At Hartwood, we speak often of our three imperatives. While the agency’s primary focus is the health and safety of our service recipients, we must also assure that we comply with the applicable rules, laws, and regulations. Achieving these first two imperatives would have little meaning if we did not also believe in the importance of individuals pursuing their personal interests, goals, and dreams. And so, Hartwood continues to pursue best practices or enhancements which lead to an improved quality of life for our customers.
6. What quality assurance activities does the organization employ?
Hartwood utilizes regular program and utilization reviews conducted by mid-level managers and directors to identify areas of success and issues which require our focused attention. Additionally, agency Policies and Procedures reviews, individual and family satisfaction surveys and pro-active communication with service partners and families are all means employed to identify issues and develop action plans to address those issues.
7. What training does staff receive? Mandatory? Supplemental/non-compulsory?
In addition to mandated training in the areas of; Human Rights, Behavior Management, First Aid and CPR, Medication Administration, Diabetes, OSHA, Health and Safety and Developmental Disabilities, Hartwood staff also receive training in the areas of agency-specific individual behavior support, agency-specific medication administration procedures and individual-specific orientation and training.
8. What are the costs for services?
Hartwood adheres to the C.S.B.’s fee schedule which mandates that no more than 75% of the individual’s adjusted income may be designated for his/her service fees. The individual’s service fee covers a portion of the cost of room and board. The calculation allows for 25% of the individual’s income to be reserve for purchase of personal items, community recreational outings, clothing, etc.
9. What recreation opportunities are there for service recipients? Who decides?
In Hartwood programs, weekly tenant meetings are conducted wherein all service recipients are encouraged to, and supported in, identifying prospective recreation outings/events. Hartwood maintains special private funds set-up for the sole purpose of allowing individuals to participate in community social/recreation events/activities when they would otherwise be unable to do so. Past activities have included; trips to the beach, local museums, fishing, arts and crafts, bowling, movies, Special Olympics, and BBQs.
10. How is transportation handled?
Private Hartwood vehicles are used for community outings and some medical and other appointments. However, where possible, Hartwood strives to take advantage of Medicaid sponsored transportation for trips to/from day support programs and medical appts.
11. How are conflicts, complaints, and other challenges addressed and managed?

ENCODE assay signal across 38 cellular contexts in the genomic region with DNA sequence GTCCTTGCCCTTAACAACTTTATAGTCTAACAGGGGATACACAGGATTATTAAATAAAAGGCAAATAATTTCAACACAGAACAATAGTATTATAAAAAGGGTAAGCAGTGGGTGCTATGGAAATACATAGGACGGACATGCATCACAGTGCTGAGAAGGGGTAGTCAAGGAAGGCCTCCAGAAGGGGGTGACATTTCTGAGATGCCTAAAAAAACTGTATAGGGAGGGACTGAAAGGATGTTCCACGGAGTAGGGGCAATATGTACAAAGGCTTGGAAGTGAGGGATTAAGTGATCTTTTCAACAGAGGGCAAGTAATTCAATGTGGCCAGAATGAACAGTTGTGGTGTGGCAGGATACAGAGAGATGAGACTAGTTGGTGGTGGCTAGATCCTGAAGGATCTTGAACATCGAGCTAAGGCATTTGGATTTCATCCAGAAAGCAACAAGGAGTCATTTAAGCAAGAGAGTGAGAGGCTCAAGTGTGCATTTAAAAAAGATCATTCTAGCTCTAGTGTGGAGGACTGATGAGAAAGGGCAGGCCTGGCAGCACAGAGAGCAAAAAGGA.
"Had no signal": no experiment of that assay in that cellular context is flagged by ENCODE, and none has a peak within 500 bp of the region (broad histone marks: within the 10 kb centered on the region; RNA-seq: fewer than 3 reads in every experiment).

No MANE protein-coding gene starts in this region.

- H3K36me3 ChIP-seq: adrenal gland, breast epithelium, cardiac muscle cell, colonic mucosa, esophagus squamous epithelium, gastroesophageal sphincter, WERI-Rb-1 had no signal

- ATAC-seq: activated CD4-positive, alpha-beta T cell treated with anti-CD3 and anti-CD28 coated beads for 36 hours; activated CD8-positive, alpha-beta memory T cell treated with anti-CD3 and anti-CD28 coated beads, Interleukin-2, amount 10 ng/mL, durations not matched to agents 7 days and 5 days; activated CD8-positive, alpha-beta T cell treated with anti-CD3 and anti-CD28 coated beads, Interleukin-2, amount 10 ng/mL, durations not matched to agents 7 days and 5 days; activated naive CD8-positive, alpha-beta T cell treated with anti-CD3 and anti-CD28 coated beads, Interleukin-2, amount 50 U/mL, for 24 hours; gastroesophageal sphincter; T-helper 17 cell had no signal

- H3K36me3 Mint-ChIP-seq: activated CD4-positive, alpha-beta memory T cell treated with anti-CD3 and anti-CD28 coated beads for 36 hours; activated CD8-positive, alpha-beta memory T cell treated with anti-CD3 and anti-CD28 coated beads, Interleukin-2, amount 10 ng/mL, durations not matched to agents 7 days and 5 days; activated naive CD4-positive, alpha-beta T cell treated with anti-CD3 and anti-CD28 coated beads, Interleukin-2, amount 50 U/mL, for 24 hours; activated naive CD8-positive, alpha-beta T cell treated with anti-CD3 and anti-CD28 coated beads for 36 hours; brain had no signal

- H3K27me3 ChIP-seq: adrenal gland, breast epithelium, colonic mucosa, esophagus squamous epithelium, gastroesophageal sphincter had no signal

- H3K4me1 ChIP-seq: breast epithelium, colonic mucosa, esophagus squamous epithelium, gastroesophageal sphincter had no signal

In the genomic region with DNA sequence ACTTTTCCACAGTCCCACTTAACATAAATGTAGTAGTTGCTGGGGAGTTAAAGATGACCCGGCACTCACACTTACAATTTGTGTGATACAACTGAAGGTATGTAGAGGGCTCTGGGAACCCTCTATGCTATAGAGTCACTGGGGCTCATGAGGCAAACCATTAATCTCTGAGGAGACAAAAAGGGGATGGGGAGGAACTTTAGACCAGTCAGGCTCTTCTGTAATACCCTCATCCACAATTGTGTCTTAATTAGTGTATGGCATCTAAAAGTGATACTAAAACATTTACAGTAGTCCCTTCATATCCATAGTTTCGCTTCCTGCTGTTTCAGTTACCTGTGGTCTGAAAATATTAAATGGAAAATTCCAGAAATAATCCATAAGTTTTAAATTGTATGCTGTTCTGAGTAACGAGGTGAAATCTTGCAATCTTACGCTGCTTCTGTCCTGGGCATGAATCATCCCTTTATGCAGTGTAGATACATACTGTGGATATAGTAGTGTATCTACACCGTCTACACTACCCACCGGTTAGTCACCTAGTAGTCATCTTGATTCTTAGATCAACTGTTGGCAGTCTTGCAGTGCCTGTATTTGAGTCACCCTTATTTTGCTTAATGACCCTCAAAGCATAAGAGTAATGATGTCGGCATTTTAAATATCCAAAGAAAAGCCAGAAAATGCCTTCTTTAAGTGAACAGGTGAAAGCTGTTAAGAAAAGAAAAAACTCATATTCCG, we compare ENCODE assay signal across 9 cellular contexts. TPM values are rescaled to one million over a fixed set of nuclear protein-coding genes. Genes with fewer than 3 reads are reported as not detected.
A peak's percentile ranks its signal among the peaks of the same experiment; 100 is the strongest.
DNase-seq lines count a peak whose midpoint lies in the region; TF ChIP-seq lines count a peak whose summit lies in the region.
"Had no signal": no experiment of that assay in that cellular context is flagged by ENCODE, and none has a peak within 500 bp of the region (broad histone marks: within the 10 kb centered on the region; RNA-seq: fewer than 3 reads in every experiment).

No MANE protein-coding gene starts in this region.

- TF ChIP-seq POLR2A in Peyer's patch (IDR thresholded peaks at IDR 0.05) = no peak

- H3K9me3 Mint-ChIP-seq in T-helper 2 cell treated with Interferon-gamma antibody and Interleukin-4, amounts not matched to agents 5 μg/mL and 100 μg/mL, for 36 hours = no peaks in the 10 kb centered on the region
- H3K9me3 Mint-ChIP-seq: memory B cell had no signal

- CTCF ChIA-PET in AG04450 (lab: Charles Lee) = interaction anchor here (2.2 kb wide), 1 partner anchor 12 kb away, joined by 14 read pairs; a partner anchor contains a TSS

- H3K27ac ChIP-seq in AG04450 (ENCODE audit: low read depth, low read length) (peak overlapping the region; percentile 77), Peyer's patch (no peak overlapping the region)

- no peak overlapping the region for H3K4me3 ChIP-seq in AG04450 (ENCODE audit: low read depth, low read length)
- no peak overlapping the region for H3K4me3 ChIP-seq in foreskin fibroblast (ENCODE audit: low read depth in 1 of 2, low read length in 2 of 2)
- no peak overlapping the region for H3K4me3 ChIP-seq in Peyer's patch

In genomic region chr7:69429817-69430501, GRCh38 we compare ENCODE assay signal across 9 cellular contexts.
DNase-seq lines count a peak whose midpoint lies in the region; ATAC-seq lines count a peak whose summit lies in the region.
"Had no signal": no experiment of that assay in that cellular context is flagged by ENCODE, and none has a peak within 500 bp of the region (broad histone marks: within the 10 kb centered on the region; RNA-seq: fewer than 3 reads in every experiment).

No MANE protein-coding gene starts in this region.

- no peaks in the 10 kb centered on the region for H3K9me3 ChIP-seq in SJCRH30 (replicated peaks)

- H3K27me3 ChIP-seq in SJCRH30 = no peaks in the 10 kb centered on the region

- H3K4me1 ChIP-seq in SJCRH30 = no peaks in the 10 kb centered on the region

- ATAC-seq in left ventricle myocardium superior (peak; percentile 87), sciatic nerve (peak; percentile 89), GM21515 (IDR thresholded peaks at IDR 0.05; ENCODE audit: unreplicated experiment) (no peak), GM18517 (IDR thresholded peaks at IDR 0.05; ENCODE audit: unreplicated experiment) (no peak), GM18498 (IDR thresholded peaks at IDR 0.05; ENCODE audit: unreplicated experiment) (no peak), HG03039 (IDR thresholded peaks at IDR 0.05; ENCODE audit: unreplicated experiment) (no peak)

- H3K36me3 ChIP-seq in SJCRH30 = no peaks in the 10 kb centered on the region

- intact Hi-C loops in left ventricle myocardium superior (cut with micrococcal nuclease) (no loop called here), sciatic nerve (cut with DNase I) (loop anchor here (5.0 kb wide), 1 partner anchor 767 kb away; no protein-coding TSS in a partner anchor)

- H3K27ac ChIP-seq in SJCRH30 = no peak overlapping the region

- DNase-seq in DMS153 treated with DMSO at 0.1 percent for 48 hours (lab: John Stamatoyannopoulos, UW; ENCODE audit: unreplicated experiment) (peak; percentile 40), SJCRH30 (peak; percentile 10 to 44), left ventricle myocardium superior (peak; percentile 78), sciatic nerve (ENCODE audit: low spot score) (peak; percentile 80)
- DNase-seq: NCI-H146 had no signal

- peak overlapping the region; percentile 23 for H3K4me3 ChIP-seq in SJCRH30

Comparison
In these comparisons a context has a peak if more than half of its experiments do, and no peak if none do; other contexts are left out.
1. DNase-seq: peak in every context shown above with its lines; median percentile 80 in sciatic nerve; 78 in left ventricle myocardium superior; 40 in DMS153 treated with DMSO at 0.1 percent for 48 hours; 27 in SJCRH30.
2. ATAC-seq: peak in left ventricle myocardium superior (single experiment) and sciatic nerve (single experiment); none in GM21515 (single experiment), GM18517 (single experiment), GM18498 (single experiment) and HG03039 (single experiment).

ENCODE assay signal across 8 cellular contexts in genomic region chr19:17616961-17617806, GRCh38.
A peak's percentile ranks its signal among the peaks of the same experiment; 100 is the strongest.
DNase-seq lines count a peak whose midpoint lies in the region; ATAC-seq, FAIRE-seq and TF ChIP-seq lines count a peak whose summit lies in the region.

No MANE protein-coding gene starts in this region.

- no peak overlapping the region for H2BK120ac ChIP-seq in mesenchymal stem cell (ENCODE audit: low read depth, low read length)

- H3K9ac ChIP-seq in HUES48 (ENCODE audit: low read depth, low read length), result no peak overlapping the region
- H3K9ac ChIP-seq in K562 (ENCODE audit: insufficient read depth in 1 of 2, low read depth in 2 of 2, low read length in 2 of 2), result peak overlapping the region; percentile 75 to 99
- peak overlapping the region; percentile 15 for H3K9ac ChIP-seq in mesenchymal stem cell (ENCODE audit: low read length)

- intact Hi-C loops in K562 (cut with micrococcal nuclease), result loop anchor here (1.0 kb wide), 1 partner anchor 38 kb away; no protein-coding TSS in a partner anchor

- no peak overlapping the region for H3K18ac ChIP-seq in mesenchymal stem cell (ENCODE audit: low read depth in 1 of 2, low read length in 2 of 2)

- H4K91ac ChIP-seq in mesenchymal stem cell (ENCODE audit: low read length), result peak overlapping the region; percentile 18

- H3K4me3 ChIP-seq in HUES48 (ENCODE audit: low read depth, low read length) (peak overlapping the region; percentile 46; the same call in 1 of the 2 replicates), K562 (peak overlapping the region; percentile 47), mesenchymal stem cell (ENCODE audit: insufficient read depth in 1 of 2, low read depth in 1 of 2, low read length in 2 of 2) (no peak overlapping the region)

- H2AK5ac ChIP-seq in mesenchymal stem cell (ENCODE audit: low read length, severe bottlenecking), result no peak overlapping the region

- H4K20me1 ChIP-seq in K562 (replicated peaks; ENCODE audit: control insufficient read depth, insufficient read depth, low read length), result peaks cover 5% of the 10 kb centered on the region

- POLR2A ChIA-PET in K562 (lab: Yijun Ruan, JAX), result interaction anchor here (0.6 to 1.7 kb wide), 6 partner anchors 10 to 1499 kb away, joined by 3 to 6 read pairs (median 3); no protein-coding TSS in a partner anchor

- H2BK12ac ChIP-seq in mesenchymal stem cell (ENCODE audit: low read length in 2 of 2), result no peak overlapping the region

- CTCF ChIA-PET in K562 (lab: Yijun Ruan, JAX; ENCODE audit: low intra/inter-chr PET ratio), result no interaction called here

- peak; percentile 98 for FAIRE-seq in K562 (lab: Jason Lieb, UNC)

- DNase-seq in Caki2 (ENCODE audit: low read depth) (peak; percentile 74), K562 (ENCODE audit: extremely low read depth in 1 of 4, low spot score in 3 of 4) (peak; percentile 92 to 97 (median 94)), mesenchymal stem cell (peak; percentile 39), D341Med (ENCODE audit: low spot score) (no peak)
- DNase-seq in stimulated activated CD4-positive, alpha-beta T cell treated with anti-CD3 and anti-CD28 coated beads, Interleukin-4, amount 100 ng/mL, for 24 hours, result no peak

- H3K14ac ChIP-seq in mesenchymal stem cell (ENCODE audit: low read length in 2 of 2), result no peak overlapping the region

Hartwood strives for immediate resolution to all legitimate concerns/complaints. For any case wherein an individual’s health or safety is reportedly at risk, the local authorities are notified and an internal investigation is conducted concurrently. When abuse or neglect of a is suspected, the agency takes all actions necessary to attenuate further risk, including, but not limited to, arranging for immediate medical evaluation and treatment and removal of staff from the program pending the outcome of the investigation(s).
12. What are the agency’s policies regarding behavioral support?
Hartwood staff implement only positive pro-active approaches to behavior support. Hartwood prohibits the use of restrictive behavioral interventions, i.e. time-outs, seclusion, and restraint, for purposes other than stabilizing an emergency situation wherein an individual’s health and safety are placed at serious risk. Hartwood may request, through the local CSB, the involvement of a Behavioral Consultant for more difficult situations, especially those which do not seem to be benefitting from standard behavior support strategies.
13. How is medical support handled?
Hartwood encourages service recipients and their families to select the health care practitioners of their choice. A conservative approach is taken with health and safety matters and the agency prohibits group home staff form making medical decisions or clinical judgments. If, at any time, anyone involved in the individual’s life questions whether he/she should receive medical attention, arrangements are made to do so. In fact, Hartwood successfully carries out nearly 200 medical appointments every month.
14. How does the agency manage situations when an individual’s support needs change?
Hartwood relies on the team approach to supporting individuals in the community. A Shared Planning meeting may be called in order to share information and develop a plan to support the individual given his/her new support needs. Sometimes an internal transfer is prudent, i.e. moving to a different bedroom within an existing home or, for example, to one of Hartwood’s barrier-free homes. When an individual’s needs are such that he/she requires an environment and/or specialized services beyond that which Hartwood can provide, we work with CSB support coordination in locating an alternative placement – one better situated to address the individual’s needs in their entirety.